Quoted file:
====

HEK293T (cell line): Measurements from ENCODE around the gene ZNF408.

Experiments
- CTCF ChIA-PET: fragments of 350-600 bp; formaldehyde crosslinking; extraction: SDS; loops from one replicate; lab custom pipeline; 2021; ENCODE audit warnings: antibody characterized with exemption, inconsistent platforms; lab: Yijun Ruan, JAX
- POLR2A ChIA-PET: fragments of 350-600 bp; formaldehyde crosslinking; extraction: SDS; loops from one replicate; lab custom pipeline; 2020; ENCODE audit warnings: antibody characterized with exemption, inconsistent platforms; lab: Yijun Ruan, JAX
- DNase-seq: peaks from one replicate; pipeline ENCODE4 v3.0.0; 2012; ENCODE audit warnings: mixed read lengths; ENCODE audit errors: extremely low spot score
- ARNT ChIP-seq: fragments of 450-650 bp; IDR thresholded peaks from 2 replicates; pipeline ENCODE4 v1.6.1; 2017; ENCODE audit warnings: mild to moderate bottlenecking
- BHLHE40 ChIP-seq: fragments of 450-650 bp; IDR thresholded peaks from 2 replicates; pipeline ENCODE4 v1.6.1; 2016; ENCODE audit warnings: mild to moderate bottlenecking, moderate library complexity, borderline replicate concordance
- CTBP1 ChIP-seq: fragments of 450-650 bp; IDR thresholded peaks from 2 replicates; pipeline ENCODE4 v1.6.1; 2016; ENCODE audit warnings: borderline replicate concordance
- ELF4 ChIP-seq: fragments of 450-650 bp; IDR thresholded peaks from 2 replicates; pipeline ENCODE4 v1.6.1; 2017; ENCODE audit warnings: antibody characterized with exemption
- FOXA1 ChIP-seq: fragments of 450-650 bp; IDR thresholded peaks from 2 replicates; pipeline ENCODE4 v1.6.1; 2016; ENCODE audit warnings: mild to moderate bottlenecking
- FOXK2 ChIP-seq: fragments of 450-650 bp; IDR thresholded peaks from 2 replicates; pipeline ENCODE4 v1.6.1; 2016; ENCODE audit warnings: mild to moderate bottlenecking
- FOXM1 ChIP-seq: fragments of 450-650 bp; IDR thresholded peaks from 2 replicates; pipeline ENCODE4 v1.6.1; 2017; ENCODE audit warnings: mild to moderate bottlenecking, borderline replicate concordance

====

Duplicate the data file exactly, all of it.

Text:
HEK293T (cell line): Measurements from ENCODE around the gene ZNF408.

Experiments
- CTCF ChIA-PET: fragments of 350-600 bp; formaldehyde crosslinking; extraction: SDS; loops from one replicate; lab custom pipeline; 2021; ENCODE audit warnings: antibody characterized with exemption, inconsistent platforms; lab: Yijun Ruan, JAX
- POLR2A ChIA-PET: fragments of 350-600 bp; formaldehyde crosslinking; extraction: SDS; loops from one replicate; lab custom pipeline; 2020; ENCODE audit warnings: antibody characterized with exemption, inconsistent platforms; lab: Yijun Ruan, JAX
- DNase-seq: peaks from one replicate; pipeline ENCODE4 v3.0.0; 2012; ENCODE audit warnings: mixed read lengths; ENCODE audit errors: extremely low spot score
- ARNT ChIP-seq: fragments of 450-650 bp; IDR thresholded peaks from 2 replicates; pipeline ENCODE4 v1.6.1; 2017; ENCODE audit warnings: mild to moderate bottlenecking
- BHLHE40 ChIP-seq: fragments of 450-650 bp; IDR thresholded peaks from 2 replicates; pipeline ENCODE4 v1.6.1; 2016; ENCODE audit warnings: mild to moderate bottlenecking, moderate library complexity, borderline replicate concordance
- CTBP1 ChIP-seq: fragments of 450-650 bp; IDR thresholded peaks from 2 replicates; pipeline ENCODE4 v1.6.1; 2016; ENCODE audit warnings: borderline replicate concordance
- ELF4 ChIP-seq: fragments of 450-650 bp; IDR thresholded peaks from 2 replicates; pipeline ENCODE4 v1.6.1; 2017; ENCODE audit warnings: antibody characterized with exemption
- FOXA1 ChIP-seq: fragments of 450-650 bp; IDR thresholded peaks from 2 replicates; pipeline ENCODE4 v1.6.1; 2016; ENCODE audit warnings: mild to moderate bottlenecking
- FOXK2 ChIP-seq: fragments of 450-650 bp; IDR thresholded peaks from 2 replicates; pipeline ENCODE4 v1.6.1; 2016; ENCODE audit warnings: mild to moderate bottlenecking
- FOXM1 ChIP-seq: fragments of 450-650 bp; IDR thresholded peaks from 2 replicates; pipeline ENCODE4 v1.6.1; 2017; ENCODE audit warnings: mild to moderate bottlenecking, borderline replicate concordance